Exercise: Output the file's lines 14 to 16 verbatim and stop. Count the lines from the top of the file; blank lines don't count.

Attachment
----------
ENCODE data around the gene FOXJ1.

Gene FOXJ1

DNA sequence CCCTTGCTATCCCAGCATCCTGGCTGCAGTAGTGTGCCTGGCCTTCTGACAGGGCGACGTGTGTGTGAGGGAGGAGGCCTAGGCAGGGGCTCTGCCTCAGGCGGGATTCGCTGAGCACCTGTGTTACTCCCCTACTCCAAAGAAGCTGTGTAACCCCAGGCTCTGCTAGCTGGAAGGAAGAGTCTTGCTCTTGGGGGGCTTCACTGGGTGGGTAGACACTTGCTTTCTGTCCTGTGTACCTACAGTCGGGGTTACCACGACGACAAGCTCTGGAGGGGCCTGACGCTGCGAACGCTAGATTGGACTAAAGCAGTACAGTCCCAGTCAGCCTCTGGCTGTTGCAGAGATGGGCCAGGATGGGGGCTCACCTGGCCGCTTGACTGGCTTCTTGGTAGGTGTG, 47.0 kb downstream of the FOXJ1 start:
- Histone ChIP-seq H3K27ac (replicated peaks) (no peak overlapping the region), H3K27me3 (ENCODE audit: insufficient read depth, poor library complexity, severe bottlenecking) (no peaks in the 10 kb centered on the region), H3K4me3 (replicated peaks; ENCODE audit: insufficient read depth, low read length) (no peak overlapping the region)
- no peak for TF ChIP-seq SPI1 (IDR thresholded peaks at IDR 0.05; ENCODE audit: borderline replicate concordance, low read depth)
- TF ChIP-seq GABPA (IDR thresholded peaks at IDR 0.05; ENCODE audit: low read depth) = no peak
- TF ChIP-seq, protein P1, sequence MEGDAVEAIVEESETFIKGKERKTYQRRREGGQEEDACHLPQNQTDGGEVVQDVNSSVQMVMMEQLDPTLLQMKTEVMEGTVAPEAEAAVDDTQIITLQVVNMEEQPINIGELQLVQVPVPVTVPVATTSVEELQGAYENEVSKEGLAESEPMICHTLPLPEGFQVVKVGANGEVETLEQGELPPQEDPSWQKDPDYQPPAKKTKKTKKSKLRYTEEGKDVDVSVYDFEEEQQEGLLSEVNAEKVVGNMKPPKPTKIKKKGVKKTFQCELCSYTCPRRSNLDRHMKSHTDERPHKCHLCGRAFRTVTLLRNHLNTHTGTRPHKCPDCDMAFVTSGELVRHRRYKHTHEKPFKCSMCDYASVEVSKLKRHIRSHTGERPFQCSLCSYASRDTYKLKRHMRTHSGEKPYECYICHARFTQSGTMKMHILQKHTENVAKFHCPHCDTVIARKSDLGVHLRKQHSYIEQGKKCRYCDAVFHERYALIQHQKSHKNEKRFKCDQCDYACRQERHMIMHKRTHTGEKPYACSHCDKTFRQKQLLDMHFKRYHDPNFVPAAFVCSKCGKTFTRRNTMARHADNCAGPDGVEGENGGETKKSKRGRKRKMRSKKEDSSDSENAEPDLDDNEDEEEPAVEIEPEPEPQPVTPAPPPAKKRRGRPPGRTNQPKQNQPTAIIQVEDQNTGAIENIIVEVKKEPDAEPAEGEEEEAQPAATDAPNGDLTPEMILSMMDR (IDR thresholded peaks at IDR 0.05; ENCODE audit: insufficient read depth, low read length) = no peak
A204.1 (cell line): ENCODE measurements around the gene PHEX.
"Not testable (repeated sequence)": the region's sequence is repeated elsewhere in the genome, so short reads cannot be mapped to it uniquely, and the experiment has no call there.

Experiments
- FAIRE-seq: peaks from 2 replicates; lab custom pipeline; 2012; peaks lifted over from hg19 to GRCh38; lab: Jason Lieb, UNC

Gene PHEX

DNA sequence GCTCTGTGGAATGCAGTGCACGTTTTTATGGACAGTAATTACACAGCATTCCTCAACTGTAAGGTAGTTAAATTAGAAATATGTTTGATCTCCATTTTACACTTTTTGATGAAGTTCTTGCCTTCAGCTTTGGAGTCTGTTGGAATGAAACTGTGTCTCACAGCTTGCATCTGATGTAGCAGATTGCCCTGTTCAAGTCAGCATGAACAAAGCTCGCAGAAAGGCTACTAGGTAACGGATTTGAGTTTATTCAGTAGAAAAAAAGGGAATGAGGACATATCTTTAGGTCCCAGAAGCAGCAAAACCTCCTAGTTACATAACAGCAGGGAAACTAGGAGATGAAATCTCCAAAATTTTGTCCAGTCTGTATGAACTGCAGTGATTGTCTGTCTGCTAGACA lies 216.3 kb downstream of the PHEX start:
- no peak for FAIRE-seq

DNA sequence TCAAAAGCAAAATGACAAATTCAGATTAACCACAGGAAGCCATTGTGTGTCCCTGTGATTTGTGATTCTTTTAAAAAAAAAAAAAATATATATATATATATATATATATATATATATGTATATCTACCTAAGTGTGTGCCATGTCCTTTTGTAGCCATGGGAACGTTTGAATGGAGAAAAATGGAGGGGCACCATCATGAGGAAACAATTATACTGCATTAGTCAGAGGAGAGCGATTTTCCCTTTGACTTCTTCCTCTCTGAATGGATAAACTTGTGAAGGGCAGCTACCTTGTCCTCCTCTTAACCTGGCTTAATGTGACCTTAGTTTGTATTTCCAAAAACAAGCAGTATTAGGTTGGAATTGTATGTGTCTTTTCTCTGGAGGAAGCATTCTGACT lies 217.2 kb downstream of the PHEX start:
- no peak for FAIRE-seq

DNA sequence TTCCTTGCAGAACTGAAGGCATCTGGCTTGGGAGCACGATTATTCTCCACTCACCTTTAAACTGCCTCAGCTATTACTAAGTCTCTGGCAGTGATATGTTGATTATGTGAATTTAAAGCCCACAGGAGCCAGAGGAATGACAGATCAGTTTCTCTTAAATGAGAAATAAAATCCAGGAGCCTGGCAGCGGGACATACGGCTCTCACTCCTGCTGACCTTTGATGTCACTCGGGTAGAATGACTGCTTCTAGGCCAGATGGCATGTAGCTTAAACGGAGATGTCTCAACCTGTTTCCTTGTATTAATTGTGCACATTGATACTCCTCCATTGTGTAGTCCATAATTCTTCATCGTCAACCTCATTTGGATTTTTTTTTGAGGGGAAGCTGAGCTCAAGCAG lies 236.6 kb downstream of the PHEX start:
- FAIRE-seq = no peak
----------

- no peak for FAIRE-seq

DNA sequence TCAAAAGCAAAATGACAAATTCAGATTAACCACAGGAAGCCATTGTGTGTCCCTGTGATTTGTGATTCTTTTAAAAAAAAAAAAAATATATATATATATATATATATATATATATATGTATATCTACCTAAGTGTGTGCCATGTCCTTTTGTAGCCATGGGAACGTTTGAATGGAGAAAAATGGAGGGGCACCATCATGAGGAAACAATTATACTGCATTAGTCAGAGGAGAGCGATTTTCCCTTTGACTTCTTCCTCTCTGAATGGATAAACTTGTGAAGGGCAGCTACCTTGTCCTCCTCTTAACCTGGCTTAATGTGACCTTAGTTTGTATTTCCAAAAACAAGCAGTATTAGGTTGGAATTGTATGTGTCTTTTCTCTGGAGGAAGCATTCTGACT lies 217.2 kb downstream of the PHEX start:
- no peak for FAIRE-seq